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Good guise, but still…

By Paul Mackintosh - 29/07/13
 

What’s in a name? The sovereign wealth fund (SWF) Formerly Known as the Government of Singapore Investment Corporation Pte. Ltd. (a.k.a. GIC) has just formally changed theirs to GIC Pte. Ltd. Henceforth, the fund will be legally known as GIC. 

“The name change formalises the widely-used brand name of ‘GIC’ in the global investment community and markets that GIC operates in,” reads the GIC official statement, which continues: 
 
“The operations of the company remain unchanged, and the name change does not affect the identity of the company or its rights or obligations.”
 
GIC currently ranks eighth on the Sovereign Wealth Fund Institute global SWF rankings (which for now, still list the old name), with US$247.5 billion of assets under management, two places ahead of fellow Singapore SWF Temasek Holdings, which has $173.3 billion. Significantly, though, the SWF Institute gives GIC only a ranking of 6 on the Linaburg-Maduell Transparency Index, comparable with Middle Eastern entities and behind the 7 enjoyed by the China Investment Corp. or the 10 borne by Norway’s Government Pension Fund Global – or by Temasek. The natural conclusion is that it’s been easier to take the Government of Singapore out of the name of GIC than out of the fund itself. 
 
As GIC’s own materials state, “GIC is a private company wholly owned by the Government of Singapore. We do not own the assets we manage and are paid a fee as the fund manager looking after Singapore’s foreign reserves assigned to our care.” That said, GIC also states that, “The Government … neither directs nor interferes in the company's investment decisions. It holds the board accountable for the overall portfolio performance.” And GIC is a founding signatory to, and leading formulator of, the Santiago Principles of SWF governance which dictate that: “The SWF’s investment decisions should aim to maximize risk-adjusted financial returns in a manner consistent with its investment policy, and based on economic and financial grounds.” And GIC has clear macro-level obligations to its ultimate owner.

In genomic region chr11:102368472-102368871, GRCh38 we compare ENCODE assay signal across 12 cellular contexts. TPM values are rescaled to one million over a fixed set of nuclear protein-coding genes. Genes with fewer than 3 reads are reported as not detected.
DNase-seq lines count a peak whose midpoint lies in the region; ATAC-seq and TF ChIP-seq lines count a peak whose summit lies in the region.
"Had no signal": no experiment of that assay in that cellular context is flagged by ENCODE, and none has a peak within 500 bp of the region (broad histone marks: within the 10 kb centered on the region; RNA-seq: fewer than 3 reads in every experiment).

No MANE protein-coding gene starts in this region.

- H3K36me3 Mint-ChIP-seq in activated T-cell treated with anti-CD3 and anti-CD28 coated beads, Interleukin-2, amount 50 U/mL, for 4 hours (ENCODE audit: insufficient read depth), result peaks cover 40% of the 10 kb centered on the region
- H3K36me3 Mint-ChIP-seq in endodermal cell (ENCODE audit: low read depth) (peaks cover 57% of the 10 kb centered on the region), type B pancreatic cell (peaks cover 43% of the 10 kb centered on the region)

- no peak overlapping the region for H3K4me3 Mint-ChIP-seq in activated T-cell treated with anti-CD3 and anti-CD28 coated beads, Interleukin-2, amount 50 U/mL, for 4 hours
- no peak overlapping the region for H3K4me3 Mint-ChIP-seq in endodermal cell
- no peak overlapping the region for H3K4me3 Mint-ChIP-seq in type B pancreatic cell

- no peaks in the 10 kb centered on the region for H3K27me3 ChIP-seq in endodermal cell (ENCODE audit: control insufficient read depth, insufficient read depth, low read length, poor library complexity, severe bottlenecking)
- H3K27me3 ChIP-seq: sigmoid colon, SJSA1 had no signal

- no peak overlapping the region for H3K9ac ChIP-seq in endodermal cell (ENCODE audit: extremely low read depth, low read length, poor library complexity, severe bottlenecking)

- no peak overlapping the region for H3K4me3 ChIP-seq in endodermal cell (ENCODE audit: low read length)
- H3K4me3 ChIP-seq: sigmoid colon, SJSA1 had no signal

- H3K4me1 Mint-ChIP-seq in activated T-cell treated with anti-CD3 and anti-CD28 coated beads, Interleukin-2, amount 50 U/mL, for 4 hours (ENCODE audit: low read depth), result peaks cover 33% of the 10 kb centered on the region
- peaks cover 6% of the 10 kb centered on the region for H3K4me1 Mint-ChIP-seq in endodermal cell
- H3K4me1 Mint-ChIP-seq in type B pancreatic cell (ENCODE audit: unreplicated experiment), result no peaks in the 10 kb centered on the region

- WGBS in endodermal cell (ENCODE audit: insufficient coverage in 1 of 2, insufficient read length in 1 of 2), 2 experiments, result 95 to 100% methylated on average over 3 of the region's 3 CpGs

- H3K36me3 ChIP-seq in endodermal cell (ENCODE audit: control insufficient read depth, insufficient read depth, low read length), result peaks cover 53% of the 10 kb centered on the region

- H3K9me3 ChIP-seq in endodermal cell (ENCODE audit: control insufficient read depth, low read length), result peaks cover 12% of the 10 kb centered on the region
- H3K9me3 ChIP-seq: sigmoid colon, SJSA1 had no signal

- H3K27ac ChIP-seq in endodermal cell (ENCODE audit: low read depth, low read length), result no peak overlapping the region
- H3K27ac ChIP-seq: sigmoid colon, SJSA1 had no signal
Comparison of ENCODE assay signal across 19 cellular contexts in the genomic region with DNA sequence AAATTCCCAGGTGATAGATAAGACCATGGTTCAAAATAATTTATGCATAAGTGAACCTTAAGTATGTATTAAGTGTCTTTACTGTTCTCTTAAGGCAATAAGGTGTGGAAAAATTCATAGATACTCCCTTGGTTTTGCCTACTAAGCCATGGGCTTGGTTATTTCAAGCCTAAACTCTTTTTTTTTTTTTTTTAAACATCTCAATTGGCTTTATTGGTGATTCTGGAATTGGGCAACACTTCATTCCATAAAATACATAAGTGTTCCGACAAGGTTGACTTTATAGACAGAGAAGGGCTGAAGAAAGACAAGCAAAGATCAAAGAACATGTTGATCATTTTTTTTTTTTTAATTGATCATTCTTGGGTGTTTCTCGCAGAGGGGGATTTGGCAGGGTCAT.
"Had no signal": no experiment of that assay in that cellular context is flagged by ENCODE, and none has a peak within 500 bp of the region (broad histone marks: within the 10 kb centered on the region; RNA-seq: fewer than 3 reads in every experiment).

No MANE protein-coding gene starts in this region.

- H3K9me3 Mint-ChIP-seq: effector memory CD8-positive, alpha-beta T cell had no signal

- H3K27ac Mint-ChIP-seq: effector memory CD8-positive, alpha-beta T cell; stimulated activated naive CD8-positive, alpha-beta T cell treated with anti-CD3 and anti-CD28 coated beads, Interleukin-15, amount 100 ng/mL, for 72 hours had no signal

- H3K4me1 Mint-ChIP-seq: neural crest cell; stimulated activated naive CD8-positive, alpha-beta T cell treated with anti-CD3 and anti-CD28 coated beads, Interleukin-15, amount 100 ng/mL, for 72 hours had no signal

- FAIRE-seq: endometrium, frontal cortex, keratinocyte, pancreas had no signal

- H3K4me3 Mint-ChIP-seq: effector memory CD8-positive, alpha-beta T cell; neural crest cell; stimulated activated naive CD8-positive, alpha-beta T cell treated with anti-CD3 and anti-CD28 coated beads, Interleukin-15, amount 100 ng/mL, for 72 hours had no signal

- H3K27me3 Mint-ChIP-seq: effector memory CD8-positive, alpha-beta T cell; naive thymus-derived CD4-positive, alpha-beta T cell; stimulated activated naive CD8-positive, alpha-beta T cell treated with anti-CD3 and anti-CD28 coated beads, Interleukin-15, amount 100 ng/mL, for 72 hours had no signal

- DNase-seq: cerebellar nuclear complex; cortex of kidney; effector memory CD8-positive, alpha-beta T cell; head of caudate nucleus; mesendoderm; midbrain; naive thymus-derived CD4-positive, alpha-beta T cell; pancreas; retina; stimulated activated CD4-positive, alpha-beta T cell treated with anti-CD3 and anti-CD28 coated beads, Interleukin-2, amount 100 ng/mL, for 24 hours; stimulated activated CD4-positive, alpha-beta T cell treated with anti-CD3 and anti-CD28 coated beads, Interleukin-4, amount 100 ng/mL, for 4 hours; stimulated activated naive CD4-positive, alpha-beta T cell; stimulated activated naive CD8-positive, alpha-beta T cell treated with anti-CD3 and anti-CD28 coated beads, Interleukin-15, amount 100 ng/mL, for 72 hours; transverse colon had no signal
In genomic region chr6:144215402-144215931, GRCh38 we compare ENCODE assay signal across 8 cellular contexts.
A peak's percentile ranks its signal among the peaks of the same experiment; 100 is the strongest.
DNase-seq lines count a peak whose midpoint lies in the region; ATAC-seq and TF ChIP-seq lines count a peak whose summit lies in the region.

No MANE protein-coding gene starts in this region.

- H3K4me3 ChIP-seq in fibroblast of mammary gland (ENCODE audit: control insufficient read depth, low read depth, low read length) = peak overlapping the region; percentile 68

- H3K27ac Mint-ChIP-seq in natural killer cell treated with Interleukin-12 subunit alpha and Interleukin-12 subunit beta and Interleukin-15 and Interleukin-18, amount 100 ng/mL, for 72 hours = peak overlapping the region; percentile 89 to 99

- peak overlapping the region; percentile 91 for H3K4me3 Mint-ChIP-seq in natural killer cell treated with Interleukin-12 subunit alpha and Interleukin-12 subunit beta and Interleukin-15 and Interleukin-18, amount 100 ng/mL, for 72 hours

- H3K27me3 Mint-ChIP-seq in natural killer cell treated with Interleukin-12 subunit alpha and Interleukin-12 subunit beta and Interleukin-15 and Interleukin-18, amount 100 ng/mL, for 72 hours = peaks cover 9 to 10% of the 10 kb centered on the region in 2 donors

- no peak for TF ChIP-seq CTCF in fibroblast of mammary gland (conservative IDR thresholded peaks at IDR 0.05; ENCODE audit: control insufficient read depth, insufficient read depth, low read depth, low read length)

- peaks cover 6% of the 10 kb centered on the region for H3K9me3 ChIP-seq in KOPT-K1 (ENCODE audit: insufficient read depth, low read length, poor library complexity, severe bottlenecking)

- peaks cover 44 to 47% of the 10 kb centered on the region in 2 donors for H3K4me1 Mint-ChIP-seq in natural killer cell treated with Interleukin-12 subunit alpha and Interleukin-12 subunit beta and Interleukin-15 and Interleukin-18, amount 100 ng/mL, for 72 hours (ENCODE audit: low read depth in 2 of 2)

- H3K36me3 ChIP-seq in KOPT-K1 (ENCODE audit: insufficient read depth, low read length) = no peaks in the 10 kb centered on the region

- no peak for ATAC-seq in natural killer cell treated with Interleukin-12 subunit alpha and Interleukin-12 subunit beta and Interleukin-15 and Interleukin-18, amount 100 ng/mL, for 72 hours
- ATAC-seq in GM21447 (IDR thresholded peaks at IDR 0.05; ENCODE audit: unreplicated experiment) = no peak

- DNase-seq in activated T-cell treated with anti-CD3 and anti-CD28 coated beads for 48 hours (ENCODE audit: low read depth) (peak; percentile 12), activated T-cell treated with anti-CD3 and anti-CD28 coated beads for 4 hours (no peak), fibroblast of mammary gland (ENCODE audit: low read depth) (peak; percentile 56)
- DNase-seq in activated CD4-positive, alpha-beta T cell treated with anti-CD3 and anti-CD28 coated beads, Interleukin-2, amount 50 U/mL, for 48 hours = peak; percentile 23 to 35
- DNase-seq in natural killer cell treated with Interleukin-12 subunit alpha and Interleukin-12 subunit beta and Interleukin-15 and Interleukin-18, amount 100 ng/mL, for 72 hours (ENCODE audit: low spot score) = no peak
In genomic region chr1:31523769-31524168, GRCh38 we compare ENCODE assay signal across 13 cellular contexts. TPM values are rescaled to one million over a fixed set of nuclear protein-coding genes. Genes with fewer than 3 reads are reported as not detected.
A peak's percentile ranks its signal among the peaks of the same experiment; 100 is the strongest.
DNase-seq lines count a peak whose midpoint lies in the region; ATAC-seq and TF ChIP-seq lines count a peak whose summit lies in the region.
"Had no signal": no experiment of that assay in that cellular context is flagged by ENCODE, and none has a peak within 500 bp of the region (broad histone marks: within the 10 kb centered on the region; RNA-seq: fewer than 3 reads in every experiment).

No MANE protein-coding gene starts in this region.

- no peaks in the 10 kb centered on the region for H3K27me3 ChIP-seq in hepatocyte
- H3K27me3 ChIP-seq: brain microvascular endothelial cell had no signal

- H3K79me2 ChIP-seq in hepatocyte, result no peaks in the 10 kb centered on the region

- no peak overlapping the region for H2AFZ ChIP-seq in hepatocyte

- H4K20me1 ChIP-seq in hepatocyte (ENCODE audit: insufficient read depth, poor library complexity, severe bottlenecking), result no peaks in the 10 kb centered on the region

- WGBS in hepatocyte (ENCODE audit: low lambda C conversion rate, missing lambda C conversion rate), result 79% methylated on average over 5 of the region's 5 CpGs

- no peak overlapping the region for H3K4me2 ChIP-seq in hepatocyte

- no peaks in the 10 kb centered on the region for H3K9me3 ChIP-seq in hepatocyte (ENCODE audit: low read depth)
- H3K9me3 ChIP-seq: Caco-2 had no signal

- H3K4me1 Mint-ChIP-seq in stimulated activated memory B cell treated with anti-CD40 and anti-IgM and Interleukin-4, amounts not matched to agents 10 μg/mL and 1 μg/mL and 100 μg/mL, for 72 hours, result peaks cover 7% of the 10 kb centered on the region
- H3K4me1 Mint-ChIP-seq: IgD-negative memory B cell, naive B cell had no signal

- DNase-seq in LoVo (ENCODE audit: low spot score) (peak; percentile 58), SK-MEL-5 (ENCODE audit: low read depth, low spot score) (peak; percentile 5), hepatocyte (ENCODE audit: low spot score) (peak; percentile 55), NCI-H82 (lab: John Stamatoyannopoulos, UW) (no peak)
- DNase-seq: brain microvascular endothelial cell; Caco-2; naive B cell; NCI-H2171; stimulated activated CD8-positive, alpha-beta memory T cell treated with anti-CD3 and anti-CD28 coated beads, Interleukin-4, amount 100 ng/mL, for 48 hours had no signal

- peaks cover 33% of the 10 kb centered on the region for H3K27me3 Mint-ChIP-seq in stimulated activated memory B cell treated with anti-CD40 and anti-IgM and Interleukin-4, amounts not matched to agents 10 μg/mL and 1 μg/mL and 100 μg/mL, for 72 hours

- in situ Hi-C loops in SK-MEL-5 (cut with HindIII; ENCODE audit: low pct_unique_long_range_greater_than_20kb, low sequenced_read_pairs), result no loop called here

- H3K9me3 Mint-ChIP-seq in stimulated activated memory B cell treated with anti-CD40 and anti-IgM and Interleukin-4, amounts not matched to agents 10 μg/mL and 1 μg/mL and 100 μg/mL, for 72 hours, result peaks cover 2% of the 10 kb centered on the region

GIC’s materials also state, however, that, “We do not go into specifics of our investment activities because we want to maintain our competitive edge and moreover, we are assessed on total portfolio basis, not on individual investments.” Its summary, with commentary, of the Santiago Principles insists that, “We do not invest other than for economic and financial considerations.” Nonetheless, those principles do allow for non-economic considerations to dictate SWF decisions, albeit, “if investment decisions are subject to other than economic and financial considerations, these should be clearly set out in the investment policy and be publicly disclosed.” 
 
I accept that the name change decision may have been a smart move, accepting reality and going with a widely used and less unwieldy monicker. It also mirrors Kohlberg Kravis Roberts’s metamorphosis into KKR and Texas Pacific Group into TPG, following best global private equity naming practice, as well as The Development Bank of Singapore’s recreation as DBS. But if this move is intended to reassure target markets that Singapore Inc. is no longer front and centre in GIC, I doubt that they will be so easily convinced.